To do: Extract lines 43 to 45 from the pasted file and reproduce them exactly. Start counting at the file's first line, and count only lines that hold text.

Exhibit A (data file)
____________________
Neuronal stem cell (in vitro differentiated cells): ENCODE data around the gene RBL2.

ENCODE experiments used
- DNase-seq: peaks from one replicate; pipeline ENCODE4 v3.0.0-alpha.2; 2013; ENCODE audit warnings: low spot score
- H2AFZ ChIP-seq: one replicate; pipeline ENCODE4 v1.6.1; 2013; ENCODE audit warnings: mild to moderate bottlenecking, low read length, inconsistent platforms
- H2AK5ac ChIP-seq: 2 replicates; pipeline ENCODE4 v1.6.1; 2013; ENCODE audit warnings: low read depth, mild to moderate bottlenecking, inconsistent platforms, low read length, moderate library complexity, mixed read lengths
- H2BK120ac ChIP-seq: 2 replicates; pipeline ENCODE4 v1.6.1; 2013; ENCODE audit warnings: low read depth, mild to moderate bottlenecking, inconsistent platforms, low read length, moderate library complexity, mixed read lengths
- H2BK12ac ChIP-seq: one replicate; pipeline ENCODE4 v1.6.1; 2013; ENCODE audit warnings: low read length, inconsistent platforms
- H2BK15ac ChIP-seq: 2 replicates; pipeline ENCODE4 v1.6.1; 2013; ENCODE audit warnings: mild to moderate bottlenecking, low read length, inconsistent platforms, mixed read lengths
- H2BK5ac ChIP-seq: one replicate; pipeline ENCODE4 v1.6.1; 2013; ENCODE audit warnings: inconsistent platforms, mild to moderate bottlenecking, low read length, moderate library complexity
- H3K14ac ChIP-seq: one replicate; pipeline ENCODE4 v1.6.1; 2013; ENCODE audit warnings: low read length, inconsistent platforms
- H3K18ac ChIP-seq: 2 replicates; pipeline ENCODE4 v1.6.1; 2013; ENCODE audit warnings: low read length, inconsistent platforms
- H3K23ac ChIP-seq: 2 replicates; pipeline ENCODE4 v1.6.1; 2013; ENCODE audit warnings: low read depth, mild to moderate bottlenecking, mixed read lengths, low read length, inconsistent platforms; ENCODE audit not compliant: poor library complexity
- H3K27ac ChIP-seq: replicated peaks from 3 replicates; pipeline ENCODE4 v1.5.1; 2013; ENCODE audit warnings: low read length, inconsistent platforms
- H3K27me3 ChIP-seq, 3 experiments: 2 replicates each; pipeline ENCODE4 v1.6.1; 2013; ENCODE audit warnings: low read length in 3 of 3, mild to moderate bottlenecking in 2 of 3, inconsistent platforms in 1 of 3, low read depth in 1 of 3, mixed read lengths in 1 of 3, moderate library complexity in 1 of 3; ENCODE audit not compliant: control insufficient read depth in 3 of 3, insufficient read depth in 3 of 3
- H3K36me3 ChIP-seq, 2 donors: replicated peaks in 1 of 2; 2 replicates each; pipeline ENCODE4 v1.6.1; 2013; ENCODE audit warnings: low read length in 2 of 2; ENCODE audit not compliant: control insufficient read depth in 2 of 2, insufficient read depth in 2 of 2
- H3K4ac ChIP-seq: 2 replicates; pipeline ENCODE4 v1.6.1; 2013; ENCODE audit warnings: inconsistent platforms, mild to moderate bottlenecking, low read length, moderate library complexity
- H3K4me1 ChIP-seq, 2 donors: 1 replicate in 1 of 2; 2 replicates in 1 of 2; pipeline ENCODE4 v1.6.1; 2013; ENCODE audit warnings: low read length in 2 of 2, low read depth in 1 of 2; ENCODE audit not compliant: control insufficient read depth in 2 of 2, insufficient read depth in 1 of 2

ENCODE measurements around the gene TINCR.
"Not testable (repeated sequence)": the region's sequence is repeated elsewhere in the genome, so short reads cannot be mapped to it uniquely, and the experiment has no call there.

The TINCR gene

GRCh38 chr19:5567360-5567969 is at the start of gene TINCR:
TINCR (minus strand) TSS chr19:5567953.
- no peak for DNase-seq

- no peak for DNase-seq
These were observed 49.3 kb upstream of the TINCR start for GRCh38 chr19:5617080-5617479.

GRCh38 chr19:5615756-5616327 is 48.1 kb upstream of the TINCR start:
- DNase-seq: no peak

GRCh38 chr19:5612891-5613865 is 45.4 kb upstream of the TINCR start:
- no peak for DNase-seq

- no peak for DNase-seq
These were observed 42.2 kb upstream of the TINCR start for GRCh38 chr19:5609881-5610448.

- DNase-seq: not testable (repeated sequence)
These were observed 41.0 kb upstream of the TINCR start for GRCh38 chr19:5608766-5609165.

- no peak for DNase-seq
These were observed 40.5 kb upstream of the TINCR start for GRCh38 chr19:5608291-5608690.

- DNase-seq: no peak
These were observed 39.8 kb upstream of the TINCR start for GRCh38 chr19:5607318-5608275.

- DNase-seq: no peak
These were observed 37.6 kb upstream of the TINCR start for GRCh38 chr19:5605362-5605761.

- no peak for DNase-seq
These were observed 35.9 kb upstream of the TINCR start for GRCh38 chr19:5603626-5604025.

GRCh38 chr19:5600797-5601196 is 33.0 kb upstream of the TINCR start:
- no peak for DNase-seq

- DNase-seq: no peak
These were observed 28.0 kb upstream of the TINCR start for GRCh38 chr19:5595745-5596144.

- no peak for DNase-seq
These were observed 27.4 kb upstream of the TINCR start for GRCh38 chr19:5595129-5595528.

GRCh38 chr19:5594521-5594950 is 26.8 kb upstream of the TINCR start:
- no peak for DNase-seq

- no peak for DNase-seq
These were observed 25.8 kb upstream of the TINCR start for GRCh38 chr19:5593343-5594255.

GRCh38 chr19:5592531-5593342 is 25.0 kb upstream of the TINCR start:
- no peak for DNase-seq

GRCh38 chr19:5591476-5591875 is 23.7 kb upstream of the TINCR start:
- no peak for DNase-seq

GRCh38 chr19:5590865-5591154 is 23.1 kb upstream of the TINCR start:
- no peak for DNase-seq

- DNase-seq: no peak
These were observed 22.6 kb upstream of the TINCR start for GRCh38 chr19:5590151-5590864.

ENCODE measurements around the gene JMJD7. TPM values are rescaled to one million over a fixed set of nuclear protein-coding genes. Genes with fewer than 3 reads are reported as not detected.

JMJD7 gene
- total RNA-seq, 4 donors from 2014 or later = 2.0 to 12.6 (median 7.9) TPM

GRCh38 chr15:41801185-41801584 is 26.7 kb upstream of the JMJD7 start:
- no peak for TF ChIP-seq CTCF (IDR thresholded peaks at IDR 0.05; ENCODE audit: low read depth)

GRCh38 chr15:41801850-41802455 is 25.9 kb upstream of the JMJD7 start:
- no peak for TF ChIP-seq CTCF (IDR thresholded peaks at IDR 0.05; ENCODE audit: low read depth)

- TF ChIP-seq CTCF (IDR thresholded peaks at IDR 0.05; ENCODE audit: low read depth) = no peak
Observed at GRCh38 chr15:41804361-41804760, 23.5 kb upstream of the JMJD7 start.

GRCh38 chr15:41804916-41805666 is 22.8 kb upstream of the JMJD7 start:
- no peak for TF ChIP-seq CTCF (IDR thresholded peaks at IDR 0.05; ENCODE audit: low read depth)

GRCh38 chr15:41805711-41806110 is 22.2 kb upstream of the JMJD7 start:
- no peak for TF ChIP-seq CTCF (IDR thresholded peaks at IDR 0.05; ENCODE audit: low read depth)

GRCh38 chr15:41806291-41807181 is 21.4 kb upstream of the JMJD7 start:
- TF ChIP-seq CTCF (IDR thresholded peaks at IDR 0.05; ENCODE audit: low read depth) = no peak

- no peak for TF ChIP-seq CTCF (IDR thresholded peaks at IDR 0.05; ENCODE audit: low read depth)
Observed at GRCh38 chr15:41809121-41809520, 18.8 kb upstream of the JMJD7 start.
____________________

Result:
- no peak for DNase-seq

- DNase-seq: no peak
These were observed 28.0 kb upstream of the TINCR start for GRCh38 chr19:5595745-5596144.